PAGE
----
So often I have clients who have a clearly defined room and even have most of items they need in the space.  Usually these are the hardest to deal with because they think “the bones are there, I like this and I like that, so why isn’t this working?”  It’s at times like this that a Room Remix is in order!  And that’s what this post is all about!

It’s not a big change but it IS a huge difference.  In this case, The Kid Cave Remix, a kid’s room gets an upgrade.  Take a look a few of the changes that made all the difference in this room.


This kid’s room had all the essentials – toy storage, a TV, and comfy seating for lounging, reading, or watching TV.  The walls were even a great shade of blue that the homeowner loved.  There were only a few issues with the space:

  1. No place to sleep – a small issue since this room is for grandkids who do not live here.  Even when they stay over, they prefer to camp out in grandma’s room.
  2. The seating – bean bags are perfect choices for kids – they love ’em!  But these had taken some abuse that’s left them a little flat.
  3. Storage – it wasn’t being used to it’s full potential.  Even with a bookcase, a full desk, and a toy organizer with bins, it was clear just how hard it’s been to keep any order in to it all.



The Plan

Since my client loved the wall color, we used that as the jump off.  The goal – add color and functionality, and eventually it would be nice if the kid’s had the option to sleep in there… someday.

Space planning was the big key in this Kid Cave and we decided originally to:

  1. Add a gender neutral daybed with trundle
  2. Bring in a ceiling fan (don’t judge – we southerners can’t live without our fans) and add lighting
  3. Tame the books and toys



With the walls already painted a peppy shade of blue, I chose to go with a complementary color scheme.  It all started with a hanging light fixture that made me feel quite Seussical!


It looks much better against the blue walls than on top of my head!
AFTER - Kid Cave
AFTER – Kid Cave


Since it didn’t really fit with the colorful and playful vibe we were going for, we used the filling from the black bean bag to  beef up the other 2 instead of buying new “beans”.  The stuffed buddies are just keeping the seats warm for the kiddos.


Since the kids mostly play and watch TV in here, we didn’t want long or stuffy window treatments.  But we still needed to bring some color and texture to the window.  I had a hard time finding stock window treatments that we liked, and there wasn’t time to order fabric.  So, I used a fabric shower curtain that had the look I was going for and “customized” it for this space.


My client liked the idea of the daybed but in the end decided on bunks instead.  These were a great choice because they can be used as individual twin beds with the decorative finials they came with.  This was the only large purchase that was made for this room; everything else was repurposed and what’s left was accessories (and by that I mean toys & books – it IS a kid’s room!) and textiles.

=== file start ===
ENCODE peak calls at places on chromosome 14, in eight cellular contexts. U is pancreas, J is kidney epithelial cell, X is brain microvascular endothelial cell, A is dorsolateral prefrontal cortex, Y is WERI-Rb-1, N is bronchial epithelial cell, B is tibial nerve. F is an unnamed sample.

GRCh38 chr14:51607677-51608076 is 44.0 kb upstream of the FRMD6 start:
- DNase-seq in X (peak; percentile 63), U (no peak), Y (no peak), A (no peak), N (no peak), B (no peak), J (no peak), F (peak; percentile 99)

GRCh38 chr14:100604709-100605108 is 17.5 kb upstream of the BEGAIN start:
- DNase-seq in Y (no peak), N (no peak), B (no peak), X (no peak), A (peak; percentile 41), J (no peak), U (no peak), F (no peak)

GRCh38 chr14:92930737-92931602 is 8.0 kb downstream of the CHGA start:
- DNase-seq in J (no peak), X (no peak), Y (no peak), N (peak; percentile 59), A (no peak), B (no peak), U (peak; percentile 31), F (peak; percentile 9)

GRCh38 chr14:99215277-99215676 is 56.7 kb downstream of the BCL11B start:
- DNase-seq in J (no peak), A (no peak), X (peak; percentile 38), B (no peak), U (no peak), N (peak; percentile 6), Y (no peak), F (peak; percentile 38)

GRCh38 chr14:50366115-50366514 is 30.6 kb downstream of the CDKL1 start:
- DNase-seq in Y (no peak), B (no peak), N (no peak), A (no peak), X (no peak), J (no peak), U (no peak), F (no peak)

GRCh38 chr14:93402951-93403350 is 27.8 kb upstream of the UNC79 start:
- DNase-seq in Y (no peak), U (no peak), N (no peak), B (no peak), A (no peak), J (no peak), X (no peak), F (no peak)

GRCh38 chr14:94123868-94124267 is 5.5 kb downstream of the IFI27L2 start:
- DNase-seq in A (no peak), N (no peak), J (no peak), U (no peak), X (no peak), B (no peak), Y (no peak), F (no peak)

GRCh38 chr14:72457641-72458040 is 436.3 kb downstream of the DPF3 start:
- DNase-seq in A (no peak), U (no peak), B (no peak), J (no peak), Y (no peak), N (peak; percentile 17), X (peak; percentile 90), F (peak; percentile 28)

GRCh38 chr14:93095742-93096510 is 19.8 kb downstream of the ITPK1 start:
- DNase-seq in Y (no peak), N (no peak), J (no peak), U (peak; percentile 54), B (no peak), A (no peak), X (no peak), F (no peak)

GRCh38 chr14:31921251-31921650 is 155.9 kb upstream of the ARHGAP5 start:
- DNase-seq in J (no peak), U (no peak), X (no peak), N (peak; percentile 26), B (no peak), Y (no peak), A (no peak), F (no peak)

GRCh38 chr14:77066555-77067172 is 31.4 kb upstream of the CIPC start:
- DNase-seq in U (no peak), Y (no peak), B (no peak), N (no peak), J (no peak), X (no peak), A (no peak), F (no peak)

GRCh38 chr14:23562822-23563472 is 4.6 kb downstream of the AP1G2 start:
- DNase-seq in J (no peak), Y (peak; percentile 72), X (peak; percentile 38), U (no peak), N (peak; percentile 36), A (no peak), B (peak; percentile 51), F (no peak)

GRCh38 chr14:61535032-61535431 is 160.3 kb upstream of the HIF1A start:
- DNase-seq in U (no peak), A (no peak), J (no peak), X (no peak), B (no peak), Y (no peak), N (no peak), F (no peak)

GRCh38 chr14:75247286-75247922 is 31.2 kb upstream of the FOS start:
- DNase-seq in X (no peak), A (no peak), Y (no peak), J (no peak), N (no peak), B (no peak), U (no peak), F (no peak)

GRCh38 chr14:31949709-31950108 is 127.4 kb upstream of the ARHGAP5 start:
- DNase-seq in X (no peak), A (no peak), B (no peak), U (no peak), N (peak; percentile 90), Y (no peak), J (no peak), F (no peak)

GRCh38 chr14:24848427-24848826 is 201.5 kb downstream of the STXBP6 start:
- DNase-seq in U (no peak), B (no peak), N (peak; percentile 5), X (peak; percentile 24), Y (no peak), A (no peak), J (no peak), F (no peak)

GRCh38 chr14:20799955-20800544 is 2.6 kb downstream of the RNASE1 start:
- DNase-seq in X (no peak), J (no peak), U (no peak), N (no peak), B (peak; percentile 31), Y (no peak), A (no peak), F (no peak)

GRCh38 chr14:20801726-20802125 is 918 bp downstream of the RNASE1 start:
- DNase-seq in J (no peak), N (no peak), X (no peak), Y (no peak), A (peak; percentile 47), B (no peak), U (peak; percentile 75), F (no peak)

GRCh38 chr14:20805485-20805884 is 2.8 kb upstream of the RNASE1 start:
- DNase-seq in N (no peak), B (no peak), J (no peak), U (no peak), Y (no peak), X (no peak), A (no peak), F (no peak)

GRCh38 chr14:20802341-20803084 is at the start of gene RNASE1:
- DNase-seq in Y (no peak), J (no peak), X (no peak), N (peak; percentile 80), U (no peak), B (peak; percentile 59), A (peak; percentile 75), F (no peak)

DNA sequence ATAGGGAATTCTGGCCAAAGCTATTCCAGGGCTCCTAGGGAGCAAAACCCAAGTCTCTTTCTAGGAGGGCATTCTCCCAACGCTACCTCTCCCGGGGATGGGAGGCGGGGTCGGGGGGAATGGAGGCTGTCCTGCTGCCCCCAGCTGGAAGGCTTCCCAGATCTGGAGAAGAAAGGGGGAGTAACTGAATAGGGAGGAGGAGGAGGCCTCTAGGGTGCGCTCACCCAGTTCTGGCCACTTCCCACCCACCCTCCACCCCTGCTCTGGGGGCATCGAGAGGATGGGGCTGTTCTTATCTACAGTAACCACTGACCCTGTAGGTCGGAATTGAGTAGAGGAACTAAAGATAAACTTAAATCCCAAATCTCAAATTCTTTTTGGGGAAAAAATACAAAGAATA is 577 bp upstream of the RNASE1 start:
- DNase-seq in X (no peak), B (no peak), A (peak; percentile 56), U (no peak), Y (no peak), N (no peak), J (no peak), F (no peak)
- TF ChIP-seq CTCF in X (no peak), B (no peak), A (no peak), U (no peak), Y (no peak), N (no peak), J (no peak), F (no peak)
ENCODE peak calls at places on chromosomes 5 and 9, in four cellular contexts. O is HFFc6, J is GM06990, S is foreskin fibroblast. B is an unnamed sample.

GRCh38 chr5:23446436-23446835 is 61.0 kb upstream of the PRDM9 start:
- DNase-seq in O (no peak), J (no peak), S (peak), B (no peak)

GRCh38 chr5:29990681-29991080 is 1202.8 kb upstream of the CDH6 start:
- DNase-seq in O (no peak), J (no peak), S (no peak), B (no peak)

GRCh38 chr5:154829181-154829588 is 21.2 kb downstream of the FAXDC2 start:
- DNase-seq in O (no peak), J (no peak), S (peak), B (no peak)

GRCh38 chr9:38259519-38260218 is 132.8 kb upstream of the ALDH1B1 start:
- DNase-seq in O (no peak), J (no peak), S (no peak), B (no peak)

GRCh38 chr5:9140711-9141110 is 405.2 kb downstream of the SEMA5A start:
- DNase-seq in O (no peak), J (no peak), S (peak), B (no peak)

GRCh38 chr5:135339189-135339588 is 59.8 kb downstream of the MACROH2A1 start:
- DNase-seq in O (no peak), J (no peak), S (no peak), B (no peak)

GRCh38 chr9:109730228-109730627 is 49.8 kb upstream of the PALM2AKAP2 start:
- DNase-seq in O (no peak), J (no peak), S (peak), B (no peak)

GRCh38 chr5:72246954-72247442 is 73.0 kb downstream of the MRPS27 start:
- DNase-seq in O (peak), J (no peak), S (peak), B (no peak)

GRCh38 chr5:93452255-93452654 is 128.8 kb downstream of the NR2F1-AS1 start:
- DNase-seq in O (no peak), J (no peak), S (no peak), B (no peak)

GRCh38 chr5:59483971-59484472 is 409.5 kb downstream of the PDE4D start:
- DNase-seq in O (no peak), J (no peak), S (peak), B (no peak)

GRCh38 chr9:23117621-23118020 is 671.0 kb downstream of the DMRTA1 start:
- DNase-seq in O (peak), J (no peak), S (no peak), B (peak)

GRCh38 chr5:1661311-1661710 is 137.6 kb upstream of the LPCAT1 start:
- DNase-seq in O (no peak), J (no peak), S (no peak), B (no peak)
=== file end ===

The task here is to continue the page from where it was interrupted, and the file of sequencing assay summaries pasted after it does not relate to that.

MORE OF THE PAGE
We kept the bedding neutral so that the brightness of the orange pillows would pop.


And all the little details

Going through all the toys and stuffed friends I found Addy!  I just about lost my mind and got completely off track from the project at hand.  The day was over for me at that point because all I wanted to do is comb her hair and play with her!  I kid you not.

So I called my client, who went on to tell me that the doll was almost 30 years old!  I LOVE her… my client I mean!  I told her I completely lost control and was off to pamper her Addy.

Back on job…. some folks might be creeped out by a doll hanging on the wall, but THIS is an American Girl and she’s sweet and pretty – not at all creepy.  Oh and the toys have been organized by type too.

The bookcase was already in the room and is actually a hutch for a dresser that’s used in another room.  It’s solid wood so we kept it and used it for books, display, and the TV.  It’s been styled – yes kid’s things can be styled too – and screwed into studs for added safety.

Special books are displayed on the wall shelf that’s also mounted into studs.  They can be changed out for different holidays or as the kids get bigger and their interests change.

Everyone knows I have a love hate relationship with cords.  And I definitely don’t want them front and center in a kid’s space.  That’s an accident waiting to happen – no thanks, not on my watch.  Hiding them was a little tricky in this case – I didn’t want to drill holes in the hutch for fear of  losing the structural integrity of the wood.  So I used what I like to call the “hide and distract” method, which worked well since the kids have some mini collections of specific types of toys.

I put the surge protector on top of the bookcase behind the electronics and fed all the extra cord down behind the bookcase and some behind the TV (most TVs have a little “hook” or a “clamp” sort of thing to hold excess cord).  That’s the “hide” part.  Then I used a few of the boys’ mini CAT models as displays to hide any bit of cord that may show from above the surge protector.  I also wrapped all the outlets (and switch plates) in colorful duct tape that complements the colors of the room.  That’s the “distract” part of the “Hide & Distract” method.

And there you have it.  A Kid Cave any kid would love and all it took was a little Room Remix!

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